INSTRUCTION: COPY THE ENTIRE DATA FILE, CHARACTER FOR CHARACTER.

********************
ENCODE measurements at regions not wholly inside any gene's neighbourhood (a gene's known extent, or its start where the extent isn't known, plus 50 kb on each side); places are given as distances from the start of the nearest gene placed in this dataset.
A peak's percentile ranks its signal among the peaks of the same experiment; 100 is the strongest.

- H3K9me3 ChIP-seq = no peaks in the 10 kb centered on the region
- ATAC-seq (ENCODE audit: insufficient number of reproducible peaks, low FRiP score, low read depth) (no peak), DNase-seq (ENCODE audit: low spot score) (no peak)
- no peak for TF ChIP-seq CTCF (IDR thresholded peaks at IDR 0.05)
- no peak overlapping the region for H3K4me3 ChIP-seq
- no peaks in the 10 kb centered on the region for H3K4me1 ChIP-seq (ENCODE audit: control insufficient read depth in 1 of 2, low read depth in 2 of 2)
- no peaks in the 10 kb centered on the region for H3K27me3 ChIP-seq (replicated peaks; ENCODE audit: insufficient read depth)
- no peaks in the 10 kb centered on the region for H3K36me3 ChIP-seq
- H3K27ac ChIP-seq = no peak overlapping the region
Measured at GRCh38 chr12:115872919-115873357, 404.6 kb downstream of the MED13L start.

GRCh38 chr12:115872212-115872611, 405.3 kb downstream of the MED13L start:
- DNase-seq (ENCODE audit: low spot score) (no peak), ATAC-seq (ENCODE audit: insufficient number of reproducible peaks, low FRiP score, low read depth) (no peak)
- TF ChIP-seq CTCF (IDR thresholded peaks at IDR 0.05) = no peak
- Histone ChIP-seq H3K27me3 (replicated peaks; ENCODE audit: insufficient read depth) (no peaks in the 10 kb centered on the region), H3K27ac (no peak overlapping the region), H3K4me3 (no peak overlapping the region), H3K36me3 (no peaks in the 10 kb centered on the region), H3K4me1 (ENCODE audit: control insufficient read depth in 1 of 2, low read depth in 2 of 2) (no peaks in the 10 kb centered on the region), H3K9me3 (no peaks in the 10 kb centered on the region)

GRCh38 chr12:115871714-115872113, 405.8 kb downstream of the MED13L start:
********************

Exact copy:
ENCODE measurements at regions not wholly inside any gene's neighbourhood (a gene's known extent, or its start where the extent isn't known, plus 50 kb on each side); places are given as distances from the start of the nearest gene placed in this dataset.
A peak's percentile ranks its signal among the peaks of the same experiment; 100 is the strongest.

- H3K9me3 ChIP-seq = no peaks in the 10 kb centered on the region
- ATAC-seq (ENCODE audit: insufficient number of reproducible peaks, low FRiP score, low read depth) (no peak), DNase-seq (ENCODE audit: low spot score) (no peak)
- no peak for TF ChIP-seq CTCF (IDR thresholded peaks at IDR 0.05)
- no peak overlapping the region for H3K4me3 ChIP-seq
- no peaks in the 10 kb centered on the region for H3K4me1 ChIP-seq (ENCODE audit: control insufficient read depth in 1 of 2, low read depth in 2 of 2)
- no peaks in the 10 kb centered on the region for H3K27me3 ChIP-seq (replicated peaks; ENCODE audit: insufficient read depth)
- no peaks in the 10 kb centered on the region for H3K36me3 ChIP-seq
- H3K27ac ChIP-seq = no peak overlapping the region
Measured at GRCh38 chr12:115872919-115873357, 404.6 kb downstream of the MED13L start.

GRCh38 chr12:115872212-115872611, 405.3 kb downstream of the MED13L start:
- DNase-seq (ENCODE audit: low spot score) (no peak), ATAC-seq (ENCODE audit: insufficient number of reproducible peaks, low FRiP score, low read depth) (no peak)
- TF ChIP-seq CTCF (IDR thresholded peaks at IDR 0.05) = no peak
- Histone ChIP-seq H3K27me3 (replicated peaks; ENCODE audit: insufficient read depth) (no peaks in the 10 kb centered on the region), H3K27ac (no peak overlapping the region), H3K4me3 (no peak overlapping the region), H3K36me3 (no peaks in the 10 kb centered on the region), H3K4me1 (ENCODE audit: control insufficient read depth in 1 of 2, low read depth in 2 of 2) (no peaks in the 10 kb centered on the region), H3K9me3 (no peaks in the 10 kb centered on the region)

GRCh38 chr12:115871714-115872113, 405.8 kb downstream of the MED13L start: